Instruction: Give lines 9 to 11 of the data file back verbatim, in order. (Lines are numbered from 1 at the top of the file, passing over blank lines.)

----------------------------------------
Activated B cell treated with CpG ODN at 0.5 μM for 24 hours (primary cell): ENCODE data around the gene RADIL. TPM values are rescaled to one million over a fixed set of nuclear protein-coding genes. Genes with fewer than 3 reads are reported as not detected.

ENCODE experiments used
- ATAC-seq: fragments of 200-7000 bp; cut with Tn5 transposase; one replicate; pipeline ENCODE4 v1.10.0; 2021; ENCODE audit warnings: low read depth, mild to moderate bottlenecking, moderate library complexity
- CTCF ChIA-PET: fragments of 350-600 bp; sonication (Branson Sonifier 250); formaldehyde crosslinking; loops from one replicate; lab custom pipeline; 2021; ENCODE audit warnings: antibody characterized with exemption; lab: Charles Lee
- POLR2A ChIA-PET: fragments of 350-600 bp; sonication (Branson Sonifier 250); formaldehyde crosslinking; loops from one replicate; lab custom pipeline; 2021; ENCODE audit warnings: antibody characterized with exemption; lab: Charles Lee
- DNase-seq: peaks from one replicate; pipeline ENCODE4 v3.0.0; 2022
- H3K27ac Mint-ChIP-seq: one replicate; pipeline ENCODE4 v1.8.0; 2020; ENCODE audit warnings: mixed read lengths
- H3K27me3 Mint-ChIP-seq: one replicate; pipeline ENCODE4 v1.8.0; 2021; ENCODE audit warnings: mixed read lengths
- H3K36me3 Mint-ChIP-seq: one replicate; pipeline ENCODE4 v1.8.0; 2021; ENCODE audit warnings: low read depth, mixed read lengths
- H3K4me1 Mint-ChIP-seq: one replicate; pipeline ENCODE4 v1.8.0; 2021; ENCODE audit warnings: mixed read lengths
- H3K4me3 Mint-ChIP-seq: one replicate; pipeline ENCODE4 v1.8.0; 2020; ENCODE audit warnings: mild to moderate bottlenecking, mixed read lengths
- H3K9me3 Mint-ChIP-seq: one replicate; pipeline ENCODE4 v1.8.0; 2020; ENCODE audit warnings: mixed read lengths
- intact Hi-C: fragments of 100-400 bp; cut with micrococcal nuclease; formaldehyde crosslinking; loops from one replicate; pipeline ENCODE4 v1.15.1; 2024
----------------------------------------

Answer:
- H3K36me3 Mint-ChIP-seq: one replicate; pipeline ENCODE4 v1.8.0; 2021; ENCODE audit warnings: low read depth, mixed read lengths
- H3K4me1 Mint-ChIP-seq: one replicate; pipeline ENCODE4 v1.8.0; 2021; ENCODE audit warnings: mixed read lengths
- H3K4me3 Mint-ChIP-seq: one replicate; pipeline ENCODE4 v1.8.0; 2020; ENCODE audit warnings: mild to moderate bottlenecking, mixed read lengths